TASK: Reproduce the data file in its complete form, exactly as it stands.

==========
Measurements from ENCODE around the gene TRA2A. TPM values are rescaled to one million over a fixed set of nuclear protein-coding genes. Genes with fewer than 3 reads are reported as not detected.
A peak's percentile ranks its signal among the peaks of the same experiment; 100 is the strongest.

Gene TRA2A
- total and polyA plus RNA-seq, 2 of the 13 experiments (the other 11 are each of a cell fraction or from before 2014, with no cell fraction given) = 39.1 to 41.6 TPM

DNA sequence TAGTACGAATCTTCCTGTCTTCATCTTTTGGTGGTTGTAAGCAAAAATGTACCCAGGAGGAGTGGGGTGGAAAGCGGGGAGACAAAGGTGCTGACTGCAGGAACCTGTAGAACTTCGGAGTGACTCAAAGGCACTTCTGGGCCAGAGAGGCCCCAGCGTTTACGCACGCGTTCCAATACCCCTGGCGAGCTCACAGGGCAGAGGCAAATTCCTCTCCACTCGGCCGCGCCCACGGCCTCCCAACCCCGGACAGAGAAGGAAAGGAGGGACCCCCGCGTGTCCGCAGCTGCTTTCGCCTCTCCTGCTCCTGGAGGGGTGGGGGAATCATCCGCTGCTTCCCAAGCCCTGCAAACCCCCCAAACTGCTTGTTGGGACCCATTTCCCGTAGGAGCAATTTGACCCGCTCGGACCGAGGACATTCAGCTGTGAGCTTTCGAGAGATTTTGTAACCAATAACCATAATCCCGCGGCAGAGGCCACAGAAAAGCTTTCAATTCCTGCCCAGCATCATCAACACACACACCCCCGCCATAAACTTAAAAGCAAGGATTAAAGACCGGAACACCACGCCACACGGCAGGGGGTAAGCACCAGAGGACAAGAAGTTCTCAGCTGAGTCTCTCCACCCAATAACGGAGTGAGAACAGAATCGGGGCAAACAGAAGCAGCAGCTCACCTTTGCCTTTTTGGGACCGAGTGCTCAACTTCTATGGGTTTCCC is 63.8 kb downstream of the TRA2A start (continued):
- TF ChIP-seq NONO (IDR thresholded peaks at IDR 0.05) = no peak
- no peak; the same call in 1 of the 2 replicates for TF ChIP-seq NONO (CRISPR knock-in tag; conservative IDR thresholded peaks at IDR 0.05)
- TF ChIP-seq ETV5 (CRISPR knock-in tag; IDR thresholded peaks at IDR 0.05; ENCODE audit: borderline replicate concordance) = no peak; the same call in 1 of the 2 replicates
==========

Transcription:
Measurements from ENCODE around the gene TRA2A. TPM values are rescaled to one million over a fixed set of nuclear protein-coding genes. Genes with fewer than 3 reads are reported as not detected.
A peak's percentile ranks its signal among the peaks of the same experiment; 100 is the strongest.

Gene TRA2A
- total and polyA plus RNA-seq, 2 of the 13 experiments (the other 11 are each of a cell fraction or from before 2014, with no cell fraction given) = 39.1 to 41.6 TPM

DNA sequence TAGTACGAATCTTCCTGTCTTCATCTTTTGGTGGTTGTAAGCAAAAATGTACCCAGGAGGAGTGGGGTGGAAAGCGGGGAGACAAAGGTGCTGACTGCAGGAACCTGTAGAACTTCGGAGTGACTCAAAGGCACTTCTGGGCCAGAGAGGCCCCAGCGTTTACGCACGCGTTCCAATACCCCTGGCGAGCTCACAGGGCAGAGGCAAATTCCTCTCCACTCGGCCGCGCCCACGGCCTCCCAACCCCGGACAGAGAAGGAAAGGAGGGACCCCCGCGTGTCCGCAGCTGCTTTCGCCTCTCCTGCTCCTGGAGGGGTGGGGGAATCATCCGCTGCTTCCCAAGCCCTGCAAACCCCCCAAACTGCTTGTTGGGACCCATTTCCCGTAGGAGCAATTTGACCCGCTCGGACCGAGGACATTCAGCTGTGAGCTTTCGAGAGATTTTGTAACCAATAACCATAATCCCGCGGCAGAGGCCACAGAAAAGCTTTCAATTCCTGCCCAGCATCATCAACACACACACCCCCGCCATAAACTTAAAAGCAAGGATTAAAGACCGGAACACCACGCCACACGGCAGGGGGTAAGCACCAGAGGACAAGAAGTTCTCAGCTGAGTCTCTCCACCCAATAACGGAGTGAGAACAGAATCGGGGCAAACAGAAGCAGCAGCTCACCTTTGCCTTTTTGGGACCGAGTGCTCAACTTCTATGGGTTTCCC is 63.8 kb downstream of the TRA2A start (continued):
- TF ChIP-seq NONO (IDR thresholded peaks at IDR 0.05) = no peak
- no peak; the same call in 1 of the 2 replicates for TF ChIP-seq NONO (CRISPR knock-in tag; conservative IDR thresholded peaks at IDR 0.05)
- TF ChIP-seq ETV5 (CRISPR knock-in tag; IDR thresholded peaks at IDR 0.05; ENCODE audit: borderline replicate concordance) = no peak; the same call in 1 of the 2 replicates